After 12 weeks on my immunotherapy drugs, I presented no evidence of disease.

By Mary Elizabeth Williams
March 11, 2016
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| Credit: Michael KovacGetty Images

Sometimes it feels like getting a hoped for result after enduring cancer is like going into the witness protection program. A return to health is happy news, but it's not automatically a happy ending. Sure, you like to believe you're safe. You sometimes even forget just how much danger you were in. But there's always the fear. The fear that the vengeful killer will find you. You speak of your disease in terms of recurrence rates, and how many years out you are. But what if, in addition to the incredible feat of getting to go on with your life, you could eliminate that agonizing suspense as well—and swiftly?

When earlier this week, 91-year-old former President Jimmy Carter announced to his Sunday school class in Georgia that "the doctors determined that I didn’t need any more treatment" for cancer, there were cheers from admirers and well-wishers around the world. It wasn't just good news—it seemed incredible news.

After all, just last August, Carter had revealed that he had melanoma that had metastasized to his liver and brain. But he also said that he was starting a course of treatment that featured a combination of radiation and a newer protocol—an immunotherapy drug called Keytruda to stimulate his body's own immune system to fight the cancer.

By December, he was able to reveal that his most recent MRI "didn't find any cancer at all." And now, though his spokesperson says that he will "resume treatment if necessary," his current schedule appears to be freed up from drug infusions. This is not just a miraculous turnaround. This is, for a growing number of us, just how it's supposed to go.

Cancer cells can move quickly. Cancer treatments, in contrast, can move frustratingly slowly—and often with a passel of grueling side effects. For decades, the standard assumption has been that a serious diagnosis equals months of hair loss and weight loss and puking. That's now changing, and that change isn't just offering the possibility of freedom from disease, but from anxiety as well. I know firsthand.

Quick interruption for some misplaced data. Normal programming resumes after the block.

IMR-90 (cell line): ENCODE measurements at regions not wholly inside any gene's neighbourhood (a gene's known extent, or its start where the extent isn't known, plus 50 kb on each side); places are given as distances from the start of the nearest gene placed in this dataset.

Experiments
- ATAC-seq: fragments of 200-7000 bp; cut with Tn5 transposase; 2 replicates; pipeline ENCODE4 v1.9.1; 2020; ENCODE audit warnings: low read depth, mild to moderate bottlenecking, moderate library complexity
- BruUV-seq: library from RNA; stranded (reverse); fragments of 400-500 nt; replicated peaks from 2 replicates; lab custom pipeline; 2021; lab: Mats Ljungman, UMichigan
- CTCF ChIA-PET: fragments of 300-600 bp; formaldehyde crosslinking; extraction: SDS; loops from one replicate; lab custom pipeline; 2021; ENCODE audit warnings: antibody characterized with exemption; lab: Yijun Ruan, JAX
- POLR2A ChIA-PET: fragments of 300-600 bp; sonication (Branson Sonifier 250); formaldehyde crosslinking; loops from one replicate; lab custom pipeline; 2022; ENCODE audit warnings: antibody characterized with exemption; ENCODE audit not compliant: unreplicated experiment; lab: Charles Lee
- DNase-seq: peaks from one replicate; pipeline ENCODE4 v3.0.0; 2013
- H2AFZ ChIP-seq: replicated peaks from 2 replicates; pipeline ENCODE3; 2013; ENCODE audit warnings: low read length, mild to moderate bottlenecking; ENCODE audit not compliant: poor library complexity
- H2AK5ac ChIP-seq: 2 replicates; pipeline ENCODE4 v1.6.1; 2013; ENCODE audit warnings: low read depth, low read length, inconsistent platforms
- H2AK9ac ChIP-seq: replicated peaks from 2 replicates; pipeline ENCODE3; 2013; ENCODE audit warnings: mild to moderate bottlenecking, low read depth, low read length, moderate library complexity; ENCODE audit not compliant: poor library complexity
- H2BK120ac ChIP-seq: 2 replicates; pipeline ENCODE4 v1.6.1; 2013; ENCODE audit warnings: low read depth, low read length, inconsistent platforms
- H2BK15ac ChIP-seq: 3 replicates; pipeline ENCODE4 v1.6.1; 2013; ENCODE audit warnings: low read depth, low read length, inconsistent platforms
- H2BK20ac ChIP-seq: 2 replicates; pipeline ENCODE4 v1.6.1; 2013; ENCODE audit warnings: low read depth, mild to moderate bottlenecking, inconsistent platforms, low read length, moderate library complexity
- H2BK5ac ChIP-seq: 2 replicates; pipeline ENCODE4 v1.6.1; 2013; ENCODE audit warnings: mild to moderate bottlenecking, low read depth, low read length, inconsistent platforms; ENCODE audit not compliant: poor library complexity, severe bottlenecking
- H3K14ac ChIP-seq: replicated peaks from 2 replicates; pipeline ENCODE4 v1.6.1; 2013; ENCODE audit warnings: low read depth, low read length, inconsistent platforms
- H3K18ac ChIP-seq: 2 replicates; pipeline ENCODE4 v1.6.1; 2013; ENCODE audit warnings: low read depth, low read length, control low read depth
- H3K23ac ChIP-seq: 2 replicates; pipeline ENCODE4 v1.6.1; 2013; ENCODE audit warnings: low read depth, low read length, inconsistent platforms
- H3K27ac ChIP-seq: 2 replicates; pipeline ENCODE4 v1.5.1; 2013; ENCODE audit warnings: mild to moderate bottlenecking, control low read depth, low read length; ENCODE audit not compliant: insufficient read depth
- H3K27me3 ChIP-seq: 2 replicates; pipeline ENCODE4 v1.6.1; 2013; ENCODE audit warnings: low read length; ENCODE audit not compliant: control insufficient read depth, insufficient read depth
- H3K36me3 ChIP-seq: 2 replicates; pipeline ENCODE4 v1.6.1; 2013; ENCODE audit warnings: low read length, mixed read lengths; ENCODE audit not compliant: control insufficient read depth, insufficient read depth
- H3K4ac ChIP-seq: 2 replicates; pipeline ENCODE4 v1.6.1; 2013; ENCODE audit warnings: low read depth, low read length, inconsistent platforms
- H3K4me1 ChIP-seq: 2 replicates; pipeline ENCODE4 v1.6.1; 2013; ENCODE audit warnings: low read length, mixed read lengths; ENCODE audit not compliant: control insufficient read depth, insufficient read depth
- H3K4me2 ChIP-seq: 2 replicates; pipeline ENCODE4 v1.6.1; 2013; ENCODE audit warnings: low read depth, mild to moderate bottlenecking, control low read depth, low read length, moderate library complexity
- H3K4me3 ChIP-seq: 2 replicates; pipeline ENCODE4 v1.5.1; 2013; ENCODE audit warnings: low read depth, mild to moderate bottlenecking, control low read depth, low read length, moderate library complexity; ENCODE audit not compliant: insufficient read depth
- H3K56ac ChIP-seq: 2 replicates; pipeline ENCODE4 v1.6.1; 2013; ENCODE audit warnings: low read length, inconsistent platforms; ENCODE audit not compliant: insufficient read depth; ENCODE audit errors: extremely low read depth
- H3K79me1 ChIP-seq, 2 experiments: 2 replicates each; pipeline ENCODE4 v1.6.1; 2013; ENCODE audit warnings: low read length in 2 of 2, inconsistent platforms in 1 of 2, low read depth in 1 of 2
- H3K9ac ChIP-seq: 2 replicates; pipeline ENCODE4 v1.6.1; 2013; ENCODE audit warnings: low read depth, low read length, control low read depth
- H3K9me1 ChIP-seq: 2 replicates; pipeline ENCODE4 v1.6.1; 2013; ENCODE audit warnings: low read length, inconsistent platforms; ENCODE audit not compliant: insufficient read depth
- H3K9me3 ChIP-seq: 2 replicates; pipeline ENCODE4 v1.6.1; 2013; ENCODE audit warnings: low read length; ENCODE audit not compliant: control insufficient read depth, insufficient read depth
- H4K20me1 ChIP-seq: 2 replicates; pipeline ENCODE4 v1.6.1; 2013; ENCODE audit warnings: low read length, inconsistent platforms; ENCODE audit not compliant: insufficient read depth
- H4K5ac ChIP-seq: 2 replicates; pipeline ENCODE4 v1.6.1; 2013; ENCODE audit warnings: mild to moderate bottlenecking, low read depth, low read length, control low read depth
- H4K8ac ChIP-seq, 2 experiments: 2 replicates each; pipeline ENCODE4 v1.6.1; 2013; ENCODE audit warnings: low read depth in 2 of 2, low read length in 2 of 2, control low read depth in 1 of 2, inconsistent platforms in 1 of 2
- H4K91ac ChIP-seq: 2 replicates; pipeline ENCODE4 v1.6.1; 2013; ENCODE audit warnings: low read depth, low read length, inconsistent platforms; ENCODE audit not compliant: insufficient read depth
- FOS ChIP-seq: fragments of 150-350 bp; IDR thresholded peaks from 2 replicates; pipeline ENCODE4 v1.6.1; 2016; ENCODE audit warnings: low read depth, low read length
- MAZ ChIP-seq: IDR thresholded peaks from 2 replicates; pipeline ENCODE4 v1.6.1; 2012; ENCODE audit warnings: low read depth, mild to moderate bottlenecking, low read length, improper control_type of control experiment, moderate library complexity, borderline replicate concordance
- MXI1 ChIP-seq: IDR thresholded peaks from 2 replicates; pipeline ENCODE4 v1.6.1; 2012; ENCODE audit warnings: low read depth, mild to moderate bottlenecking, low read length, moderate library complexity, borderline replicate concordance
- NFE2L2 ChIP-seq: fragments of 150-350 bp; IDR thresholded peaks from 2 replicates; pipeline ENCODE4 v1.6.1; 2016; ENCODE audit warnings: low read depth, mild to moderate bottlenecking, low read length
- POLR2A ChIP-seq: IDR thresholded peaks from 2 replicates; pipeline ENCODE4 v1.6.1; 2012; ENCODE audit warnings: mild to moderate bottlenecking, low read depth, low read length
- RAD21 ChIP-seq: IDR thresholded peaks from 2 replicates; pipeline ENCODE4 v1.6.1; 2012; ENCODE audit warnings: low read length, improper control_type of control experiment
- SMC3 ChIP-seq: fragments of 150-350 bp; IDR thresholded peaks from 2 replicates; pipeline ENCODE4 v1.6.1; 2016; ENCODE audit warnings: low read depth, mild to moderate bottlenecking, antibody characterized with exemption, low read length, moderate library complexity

Five years ago—one year after a successful initial surgery for it—I was rediagnosed with melanoma, this time at Stage 4. I was fortunate to enroll in an early clinical trial for a combination of immunotherapy drugs, Yervoy and Opdivo, to trigger my body's defense system to recognize and kill my cancer cells.

Just days after the first treatment, I could see a visible tumor under my skin beginning to shrink. By my first set of scans, 12 weeks later, I presented no evidence of disease. I've stayed like that for four years…and counting. Because I was in a trial, my course of treatment was lengthy; but for many patients, a course of immunotherapy can run as few as four infusions spread over the course of just three months.

And remember, we're talking about a treatment for advanced cancer here—cancer like Carter's and mine. When my doctors published the early results of my trial three years ago, the words that leapt out at me were "rapid" and "durable" tumor regression on patients who successfully responded. That's because the immune system, as any of us familiar with the principles of vaccination can tell you, learns, understands, and—remarkably—remembers. And it's a quick study.

Carter's choice to be so public with his experience has been a source of hope and an educational opportunity for countess others facing similarly frightening diagnoses. But while immunotherapy is now showing promising results in not just melanoma but lung, renal, and other cancers, it is still not widely used, nor for every cancer. Not everyone qualifies for it, and among those who do, the results are not always as decisive as Carter's have been. Yet a shift has occurred in how doctors and patients view cancer treatment, and that is undeniably thrilling.

Many of us, as skeptical consumers of the healthcare industry, have a conflicted relationship with it. We question if a treatment is too aggressive, too invasive, goes on to- long—and we worry it's not enough. I used to as well, but now I don't. In much the same way that I never fret that I will get polio, I don't agonize that my melanoma will recur. I believe that, thanks to science, my body now knows what to do. I believe Carter's does as well.

You can read more of Mary Elizabeth Williams' story in the May issue of Health, and in her forthcoming book, A Series of Catastrophes and Miracles: A True Story of Love, Science, and Cancer ($26;